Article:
cauliflower

noun

cau·​li·​flow·​er ˈkȯ-li-ˌflau̇(-ə)r How to pronounce cauliflower (audio) ˈkä- How to pronounce cauliflower (audio)
-lē-
often attributive
: a garden plant (Brassica oleracea botrytis) related to the cabbage and grown for its compact edible head of usually white undeveloped flowers
also : its flower cluster used as a vegetable

Example Sentences

Recent Examples on the Web Think cauliflower rice in place of starchy white rice or doing 50/50. Good Housekeeping, 10 Nov. 2022 When the leaves start to turn, take a break from cauliflower rice and turn butternut squash cubes into rice instead. Andrea Beck, Better Homes & Gardens, 28 Sep. 2022 Nuts are crazy carbon-friendly, with a mere 2 percent of the footprint of that cauliflower rice. Tamar Haspel, Washington Post, 1 Nov. 2022 Roasted chickpeas and cauliflower are topped with a vibrant green chimichurri. Katlyn Moncada, Better Homes & Gardens, 26 Aug. 2022 Sully's will roast its own meats for sandwiches, and roast cauliflower can be substituted for meat. Carol Deptolla, Journal Sentinel, 25 July 2022 Seed for broccoli, kale, turnip, and cauliflower can be sown in flats or containers by the third to fourth week in July. Miri Talabac, Baltimore Sun, 13 July 2022 As Vogt von Heselholt explains, spaghetti squash is low in calories, high in water, fiber, and antioxidants—just like cauliflower. Perri O. Blumberg, Men's Health, 13 July 2022 Instructions for spaghetti with cauliflower béchamel are showcased as prominently as carne asada tacos and traditional Jewish latkes. San Diego Union-Tribune, 9 Oct. 2022 See More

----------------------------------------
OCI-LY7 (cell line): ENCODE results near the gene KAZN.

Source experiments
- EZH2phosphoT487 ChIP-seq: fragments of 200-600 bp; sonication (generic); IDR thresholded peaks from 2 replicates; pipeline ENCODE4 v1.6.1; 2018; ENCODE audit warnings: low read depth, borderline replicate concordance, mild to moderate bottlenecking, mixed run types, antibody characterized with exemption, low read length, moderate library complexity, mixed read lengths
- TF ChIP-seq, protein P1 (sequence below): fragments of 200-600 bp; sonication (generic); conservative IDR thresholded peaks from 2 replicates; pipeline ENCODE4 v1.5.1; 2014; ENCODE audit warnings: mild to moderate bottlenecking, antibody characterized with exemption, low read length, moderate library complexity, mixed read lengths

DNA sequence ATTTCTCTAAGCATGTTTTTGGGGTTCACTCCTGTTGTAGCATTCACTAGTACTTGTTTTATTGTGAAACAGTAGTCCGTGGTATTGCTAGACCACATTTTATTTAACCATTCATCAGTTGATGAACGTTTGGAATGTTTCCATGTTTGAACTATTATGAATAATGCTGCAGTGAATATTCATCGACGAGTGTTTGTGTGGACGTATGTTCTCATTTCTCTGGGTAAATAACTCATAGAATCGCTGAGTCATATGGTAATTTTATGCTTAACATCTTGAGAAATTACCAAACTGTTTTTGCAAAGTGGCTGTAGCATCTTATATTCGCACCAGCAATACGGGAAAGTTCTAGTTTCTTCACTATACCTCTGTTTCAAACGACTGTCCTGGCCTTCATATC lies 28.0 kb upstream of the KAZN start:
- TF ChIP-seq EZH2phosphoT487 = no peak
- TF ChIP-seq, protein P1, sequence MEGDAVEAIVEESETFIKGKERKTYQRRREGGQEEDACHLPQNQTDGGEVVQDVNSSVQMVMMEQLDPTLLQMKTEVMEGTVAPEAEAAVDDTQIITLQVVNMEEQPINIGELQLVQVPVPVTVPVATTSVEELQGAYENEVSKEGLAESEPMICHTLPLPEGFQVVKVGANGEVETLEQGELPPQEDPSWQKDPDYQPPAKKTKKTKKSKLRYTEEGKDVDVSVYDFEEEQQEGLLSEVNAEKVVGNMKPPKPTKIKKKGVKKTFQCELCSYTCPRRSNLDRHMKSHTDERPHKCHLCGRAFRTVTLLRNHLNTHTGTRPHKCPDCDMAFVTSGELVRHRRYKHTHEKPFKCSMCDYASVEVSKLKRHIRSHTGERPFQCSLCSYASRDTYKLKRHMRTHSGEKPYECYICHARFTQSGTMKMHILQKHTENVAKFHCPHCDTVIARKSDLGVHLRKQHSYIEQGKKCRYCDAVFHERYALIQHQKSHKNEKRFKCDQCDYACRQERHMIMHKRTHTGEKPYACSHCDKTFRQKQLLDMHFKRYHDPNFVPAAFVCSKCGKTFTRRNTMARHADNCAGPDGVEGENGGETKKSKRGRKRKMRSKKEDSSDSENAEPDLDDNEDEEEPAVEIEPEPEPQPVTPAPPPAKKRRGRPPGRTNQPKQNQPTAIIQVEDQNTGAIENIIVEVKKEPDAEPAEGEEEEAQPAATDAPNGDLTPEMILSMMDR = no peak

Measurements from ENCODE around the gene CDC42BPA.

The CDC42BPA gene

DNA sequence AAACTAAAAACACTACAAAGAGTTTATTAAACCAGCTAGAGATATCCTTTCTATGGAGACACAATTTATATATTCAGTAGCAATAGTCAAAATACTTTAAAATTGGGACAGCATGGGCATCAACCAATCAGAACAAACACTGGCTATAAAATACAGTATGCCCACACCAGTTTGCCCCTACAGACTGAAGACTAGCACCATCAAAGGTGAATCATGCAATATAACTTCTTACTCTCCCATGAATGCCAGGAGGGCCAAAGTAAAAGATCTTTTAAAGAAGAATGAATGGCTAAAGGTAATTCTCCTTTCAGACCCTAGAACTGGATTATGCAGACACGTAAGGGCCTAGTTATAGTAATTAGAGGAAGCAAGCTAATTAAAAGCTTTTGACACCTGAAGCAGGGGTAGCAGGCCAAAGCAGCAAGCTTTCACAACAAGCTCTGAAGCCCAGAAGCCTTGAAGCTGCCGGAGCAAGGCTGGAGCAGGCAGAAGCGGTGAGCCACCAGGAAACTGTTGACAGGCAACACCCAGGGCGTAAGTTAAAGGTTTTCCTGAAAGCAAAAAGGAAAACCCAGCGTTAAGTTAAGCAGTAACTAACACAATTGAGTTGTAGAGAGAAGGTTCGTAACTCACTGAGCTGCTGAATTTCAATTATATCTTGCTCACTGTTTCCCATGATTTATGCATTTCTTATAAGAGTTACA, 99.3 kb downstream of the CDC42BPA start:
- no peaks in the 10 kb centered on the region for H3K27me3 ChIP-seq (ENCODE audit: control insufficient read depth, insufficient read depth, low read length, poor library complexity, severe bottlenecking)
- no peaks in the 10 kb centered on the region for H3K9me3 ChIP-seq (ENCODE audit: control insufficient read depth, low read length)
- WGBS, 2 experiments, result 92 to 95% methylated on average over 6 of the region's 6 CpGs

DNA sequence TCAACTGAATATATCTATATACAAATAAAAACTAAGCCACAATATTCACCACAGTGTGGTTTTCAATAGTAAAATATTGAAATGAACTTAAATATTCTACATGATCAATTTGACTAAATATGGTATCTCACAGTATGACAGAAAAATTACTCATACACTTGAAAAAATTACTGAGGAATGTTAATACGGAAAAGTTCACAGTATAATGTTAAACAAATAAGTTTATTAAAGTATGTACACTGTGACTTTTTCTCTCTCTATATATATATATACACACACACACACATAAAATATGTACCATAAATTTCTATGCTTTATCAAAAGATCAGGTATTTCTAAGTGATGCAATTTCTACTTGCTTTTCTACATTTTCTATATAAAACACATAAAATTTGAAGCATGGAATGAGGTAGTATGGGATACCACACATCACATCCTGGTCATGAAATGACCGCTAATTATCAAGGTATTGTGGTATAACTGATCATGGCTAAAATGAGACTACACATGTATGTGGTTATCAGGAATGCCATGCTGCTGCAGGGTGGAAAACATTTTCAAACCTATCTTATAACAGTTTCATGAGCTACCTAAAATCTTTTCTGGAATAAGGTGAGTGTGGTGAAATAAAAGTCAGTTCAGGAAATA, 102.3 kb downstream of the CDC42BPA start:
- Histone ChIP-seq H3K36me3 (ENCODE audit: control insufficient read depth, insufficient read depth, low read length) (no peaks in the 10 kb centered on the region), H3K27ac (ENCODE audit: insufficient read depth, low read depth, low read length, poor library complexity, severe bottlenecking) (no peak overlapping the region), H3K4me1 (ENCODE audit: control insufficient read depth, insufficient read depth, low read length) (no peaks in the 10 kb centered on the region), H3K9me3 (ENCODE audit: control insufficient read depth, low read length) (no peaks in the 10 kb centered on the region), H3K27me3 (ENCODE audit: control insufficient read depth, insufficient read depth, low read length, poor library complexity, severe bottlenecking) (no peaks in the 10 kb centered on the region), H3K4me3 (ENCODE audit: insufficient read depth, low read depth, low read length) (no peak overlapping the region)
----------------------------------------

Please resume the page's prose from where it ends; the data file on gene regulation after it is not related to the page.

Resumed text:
These example sentences are selected automatically from various online news sources to reflect current usage of the word 'cauliflower.' Views expressed in the examples do not represent the opinion of Merriam-Webster or its editors. Send us feedback.

Word History

Etymology

Italian cavolfiore, from cavolo cabbage (from Late Latin caulus, from Latin caulis stem, cabbage) + fiore flower, from Latin flor-, flos — more at cole, blow

First Known Use

1597, in the meaning defined above

Time Traveler
The first known use of cauliflower was in 1597

Dictionary Entries Near cauliflower

Cite this Entry

“Cauliflower.” Merriam-Webster.com Dictionary, Merriam-Webster, https://www.merriam-webster.com/dictionary/cauliflower. Accessed 1 Dec. 2022.

Kids Definition

cauliflower

noun

cau·​li·​flow·​er ˈkȯ-li-ˌflau̇(-ə)r How to pronounce cauliflower (audio)
: a garden plant closely related to the cabbage and grown for its compact edible head of usually white undeveloped flowers

More from Merriam-Webster on cauliflower

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